Is Pain-Free Knee Surgery a Possibility?
September 16, 2004
By: Sydonya E. Barker for Knee1
Imagine undergoing knee replacement surgery, leaving the hospital within hours, and walking unassisted in less than one week. Each year 300,000 Americans undergo traditional knee replacement surgery, a costly procedure meant to restore normal mechanics to the knee joint. The traditional surgery, lasting between one and a half to two and a half hours, often leaves a 12-inch scar. Fortunately, general anesthesia helps patients feel no pain during surgery, but once its effects wear off, patients writhe in pain as the cut muscles and tendons heal.
“There’s just no excuse for painful surgery,” said Dr. Barry Cole of the American Academy of Pain Management. For the past five years, the medical community has increased efforts to lessen postoperative pain, said Cole. “You could get conceivably close to pain-free surgery without necessarily causing the patient any more surgical risk.”
Because doctors can perform surgery through a small tube rather than through large incisions, there is less pain, said Dr. Jacques Chelly, director of the new Posner Inpatient Center at the University of Pittsburgh Medical Center. Since 2003, the new center aims to manage pain before, during, and after surgical procedures.
The nerve block is a popular procedure used at the center. Tested regional injections used for over 100 years in the medical field, patients benefit from nerve blocks because they can retain consciousness throughout surgical procedures. Nerve blocks, which can be used after surgery, continuously anesthetize patients allowing them to feel less postoperative pain.
At the Robert Wood Johnson Medical School (New Brunswick, NJ), doctors use another method to manage postoperative pain. Through a 3-inch incision into the knee, they are able to avoid cutting muscles and tendons.
Patients who undergo the less invasive procedure recover three times faster, said Dr. Alfred Tria, Clinical Professor in the Division of Orthopedics at the medical school. In comparison to traditional surgery, “the principles of the operation have to remain exactly the same,” he said. Surgeons practice the minimally invasive procedure by training on cadavers and the surgery can last up to 30 minutes longer, he added.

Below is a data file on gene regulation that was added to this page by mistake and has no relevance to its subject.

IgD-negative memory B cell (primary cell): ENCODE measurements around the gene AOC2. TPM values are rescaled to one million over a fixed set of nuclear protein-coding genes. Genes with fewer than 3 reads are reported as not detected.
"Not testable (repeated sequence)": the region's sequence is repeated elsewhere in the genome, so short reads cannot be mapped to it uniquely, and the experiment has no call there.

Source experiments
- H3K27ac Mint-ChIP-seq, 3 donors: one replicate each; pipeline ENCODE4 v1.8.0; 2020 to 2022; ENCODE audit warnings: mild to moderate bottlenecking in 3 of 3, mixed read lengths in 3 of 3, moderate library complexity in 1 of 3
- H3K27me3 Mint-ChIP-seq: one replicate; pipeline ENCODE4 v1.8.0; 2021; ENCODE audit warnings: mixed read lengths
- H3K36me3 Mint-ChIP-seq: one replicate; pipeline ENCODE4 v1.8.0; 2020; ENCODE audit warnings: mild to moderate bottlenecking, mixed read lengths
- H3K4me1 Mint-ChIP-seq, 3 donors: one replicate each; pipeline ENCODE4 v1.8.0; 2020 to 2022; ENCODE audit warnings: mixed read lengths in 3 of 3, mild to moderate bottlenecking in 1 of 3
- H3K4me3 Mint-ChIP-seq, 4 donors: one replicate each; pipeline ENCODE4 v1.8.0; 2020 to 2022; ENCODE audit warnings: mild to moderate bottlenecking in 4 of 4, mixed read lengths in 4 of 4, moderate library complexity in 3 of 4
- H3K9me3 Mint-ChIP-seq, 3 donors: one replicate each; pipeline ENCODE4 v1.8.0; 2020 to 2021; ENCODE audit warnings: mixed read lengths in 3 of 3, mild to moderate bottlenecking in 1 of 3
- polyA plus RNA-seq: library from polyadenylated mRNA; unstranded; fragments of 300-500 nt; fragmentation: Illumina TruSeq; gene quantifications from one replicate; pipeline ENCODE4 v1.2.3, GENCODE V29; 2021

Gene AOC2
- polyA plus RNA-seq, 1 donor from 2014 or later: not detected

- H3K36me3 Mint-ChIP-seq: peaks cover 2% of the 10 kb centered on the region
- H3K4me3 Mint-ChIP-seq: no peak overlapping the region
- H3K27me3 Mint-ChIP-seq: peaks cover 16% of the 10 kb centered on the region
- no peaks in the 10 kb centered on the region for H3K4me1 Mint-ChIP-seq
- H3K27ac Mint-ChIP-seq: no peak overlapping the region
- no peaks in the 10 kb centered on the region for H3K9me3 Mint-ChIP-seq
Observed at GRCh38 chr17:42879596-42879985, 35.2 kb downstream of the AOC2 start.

Using specialized instruments manufactured by Zimmer Inc., the new “MINI” technique allows patients to shorten their hospital stays, experience lower blood loss, and quicken their rehabilitation, said Dr. Luke Vaughan, Director of Orthopedic Tumor Service at the Scripps Clinic and Foundation in La Jolla, California.
Tria warns that not all patients are eligible for this minimally invasive procedure. The procedure is not suitable for individuals who are obese, 80 and above, bowlegged or very knock-kneed. In addition, patients who have had other nonarthroscopic knee surgeries do not qualify.
Costing about 30 percent less than the traditional $22,000 to $39,000 procedure, the “MINI” procedure promises faster recovery than traditional knee replacement surgery because it is less invasive.
With a new focus on pain management, patients can look forward to pain-free postoperative periods. Tria expects within the next five years, 40 percent of patients will undergo these less invasive surgeries and more patients will realize that, according to Chelly, “Pain is not a must.”